Monterrico

Monterrico is a protected area on the Pacific coast of Guatemala. Although protection status is not strict (area of multiple use), Monterrico harbors one of the three large patches of mangrove on the Guatemalan Pacific coast. Accessible habitat for seeing birds include estuaries, mangrove, dry scrub, and beaches.

Great Egret
Great Egrets in an estuary in Monterrico.

Early morning boat trips to the estuaries and reed swamps are always worthy. Bird abundance is highest during the northern winter and spring, when Nearctic-Neotropical migratory birds occur in Monterrico, including American White Pelican, several shorebirds (incl. Least, Stilt, Pectoral, Western Sandpiper, dowitchers and others), herons (Green, Tricolored, Little Blue, Great Blue Heron, Reddish and Snowy Egret), and several species of ducks. Roseate Spoonbill and White Ibis are resident in the area. Flocks of Black Skimmers dwell through the estuaries.

On boat trips through mangroves you may see Yellow-crowned and Black-crowned Night-Heron, Sungrebe, American Pygmy-Kingfisher, Mangrove Yellow Warbler and Mangrove Vireo.

The dry forest between the beach and the mangroves is habitat for White-throated Magpie-Jay, Rufous-naped Wren, Stripe-headed Sparrow, Turquoise-browed Motmot, Inca dove, Orange-fronted Parakeet, Ferruginous Pygmy-Owl, and Pacific Screech-Owl. Yellow-winged Cacique can be seen in mangrove and in gardens of Monterrico.

Dawn in an estuary in Monterrico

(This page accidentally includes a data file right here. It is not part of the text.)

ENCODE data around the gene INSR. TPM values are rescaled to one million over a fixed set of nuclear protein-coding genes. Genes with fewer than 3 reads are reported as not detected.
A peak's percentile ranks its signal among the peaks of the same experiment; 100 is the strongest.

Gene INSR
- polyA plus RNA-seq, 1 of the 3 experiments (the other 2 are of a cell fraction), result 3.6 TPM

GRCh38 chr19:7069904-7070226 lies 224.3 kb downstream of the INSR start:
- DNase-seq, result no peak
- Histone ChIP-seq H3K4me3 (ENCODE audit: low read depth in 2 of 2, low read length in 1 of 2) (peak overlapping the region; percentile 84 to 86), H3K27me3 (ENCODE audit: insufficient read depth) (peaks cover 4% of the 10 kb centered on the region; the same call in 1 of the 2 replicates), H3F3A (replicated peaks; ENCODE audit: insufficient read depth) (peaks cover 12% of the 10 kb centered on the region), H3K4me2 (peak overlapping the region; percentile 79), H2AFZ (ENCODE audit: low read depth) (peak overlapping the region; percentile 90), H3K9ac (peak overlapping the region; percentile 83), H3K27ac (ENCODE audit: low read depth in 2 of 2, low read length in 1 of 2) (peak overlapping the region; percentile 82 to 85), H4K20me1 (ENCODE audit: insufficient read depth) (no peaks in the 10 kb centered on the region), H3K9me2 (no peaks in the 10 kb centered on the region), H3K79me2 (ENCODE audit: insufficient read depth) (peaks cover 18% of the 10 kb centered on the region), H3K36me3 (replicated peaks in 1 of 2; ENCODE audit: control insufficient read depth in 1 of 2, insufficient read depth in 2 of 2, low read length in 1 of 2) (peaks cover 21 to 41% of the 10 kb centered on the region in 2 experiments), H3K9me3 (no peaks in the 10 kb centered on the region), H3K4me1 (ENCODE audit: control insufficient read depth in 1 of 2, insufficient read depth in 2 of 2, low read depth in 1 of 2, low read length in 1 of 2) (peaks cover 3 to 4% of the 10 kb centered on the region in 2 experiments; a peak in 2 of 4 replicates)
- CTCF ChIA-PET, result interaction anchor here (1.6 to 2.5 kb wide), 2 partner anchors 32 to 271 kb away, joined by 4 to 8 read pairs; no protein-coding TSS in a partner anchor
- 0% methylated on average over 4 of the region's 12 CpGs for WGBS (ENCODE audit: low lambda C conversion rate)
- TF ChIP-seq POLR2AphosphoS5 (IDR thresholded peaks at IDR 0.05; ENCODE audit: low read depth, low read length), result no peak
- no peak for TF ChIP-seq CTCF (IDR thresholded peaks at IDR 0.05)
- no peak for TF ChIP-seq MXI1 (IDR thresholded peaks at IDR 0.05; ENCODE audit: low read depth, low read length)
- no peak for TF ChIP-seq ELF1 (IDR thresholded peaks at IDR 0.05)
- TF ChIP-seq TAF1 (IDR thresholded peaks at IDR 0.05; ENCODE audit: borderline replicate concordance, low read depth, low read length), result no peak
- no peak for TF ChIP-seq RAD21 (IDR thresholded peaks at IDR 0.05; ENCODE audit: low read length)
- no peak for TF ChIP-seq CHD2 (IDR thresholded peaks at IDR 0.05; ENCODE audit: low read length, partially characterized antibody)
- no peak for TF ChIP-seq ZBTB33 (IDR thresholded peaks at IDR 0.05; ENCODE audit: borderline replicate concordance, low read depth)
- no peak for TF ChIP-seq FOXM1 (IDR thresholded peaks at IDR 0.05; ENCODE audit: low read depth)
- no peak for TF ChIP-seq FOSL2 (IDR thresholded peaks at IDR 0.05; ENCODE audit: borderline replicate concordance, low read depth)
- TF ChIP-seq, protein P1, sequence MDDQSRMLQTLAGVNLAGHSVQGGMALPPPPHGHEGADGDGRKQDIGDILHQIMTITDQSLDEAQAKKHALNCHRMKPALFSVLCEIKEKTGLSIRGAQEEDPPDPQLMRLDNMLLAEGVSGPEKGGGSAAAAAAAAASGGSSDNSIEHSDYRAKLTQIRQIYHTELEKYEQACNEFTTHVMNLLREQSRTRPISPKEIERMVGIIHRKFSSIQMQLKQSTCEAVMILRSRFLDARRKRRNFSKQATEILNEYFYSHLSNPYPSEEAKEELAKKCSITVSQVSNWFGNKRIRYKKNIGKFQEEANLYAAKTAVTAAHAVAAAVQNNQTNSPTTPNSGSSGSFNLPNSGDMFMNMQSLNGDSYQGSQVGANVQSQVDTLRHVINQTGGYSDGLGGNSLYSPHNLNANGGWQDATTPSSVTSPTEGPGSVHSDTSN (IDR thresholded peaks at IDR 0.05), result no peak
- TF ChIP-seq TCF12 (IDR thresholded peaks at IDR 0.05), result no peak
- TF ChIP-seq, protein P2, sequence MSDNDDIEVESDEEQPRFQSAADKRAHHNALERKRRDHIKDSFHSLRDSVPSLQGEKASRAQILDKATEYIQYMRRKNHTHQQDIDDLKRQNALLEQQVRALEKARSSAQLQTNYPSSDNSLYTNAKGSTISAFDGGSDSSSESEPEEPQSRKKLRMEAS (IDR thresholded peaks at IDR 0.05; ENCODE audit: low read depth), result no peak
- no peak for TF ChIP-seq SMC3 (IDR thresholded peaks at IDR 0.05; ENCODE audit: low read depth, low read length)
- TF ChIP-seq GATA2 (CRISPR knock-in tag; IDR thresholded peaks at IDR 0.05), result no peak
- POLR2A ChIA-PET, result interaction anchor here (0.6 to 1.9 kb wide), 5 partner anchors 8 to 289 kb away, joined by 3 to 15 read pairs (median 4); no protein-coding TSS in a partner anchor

Dawn in an estuary in Monterrico.

See turtle conservation: The conservation of sea turtles has been a difficult issue for years. One of the main threats faced by the turtles is the harvesting of their eggs by local people. Conservationists had been dialoging with locals in the area and imparting environmental education about these species for years when they finally struck a deal. The local egg harvesters agreed to voluntarily give a percentage of the eggs they collect to the scientific research center of San Carlos University in Monterrico. At the research center the eggs are buried in the sand and monitored by trained local rangers to assure the proper development and eclosion time of the eggs. Once the baby turtles hatch, a race is organized by the center where tourists can pay to host one of the small turtles as it takes its first steps toward the sea. This way guarenties at least some reproductive success.

Accommodation: Monterrico has several hotels, from basic to very comfortable.

We would be happy to organize your trip to Monterrico, Get in touch for advice on birder-friendly hotels in town. Please fill this reservation form and we will send you information on rates and space availability as soon as possible.

When is the best time for a visit to Monterrico? Any time of year.

How do you support conservation and development in Monterrico? On our mangrove tour we collaborate with the local specialists. On this way an alternative income was created which helps to lower the impact on natural ressources. Monterrico is part of the Monterrico-Río La Paz Important Bird Area (IBA GT021).

Belted Kingfisher
Belted Kingfisher is a common wintering bird in Monterrico.

News from Monterrico

Yellow-crowned Night-Heron
Yellow-crowned Night-Heron in the mangroves of Monterrico.
Yellow-winged Cacique
Yellow-winged Cacique in Monterrico.

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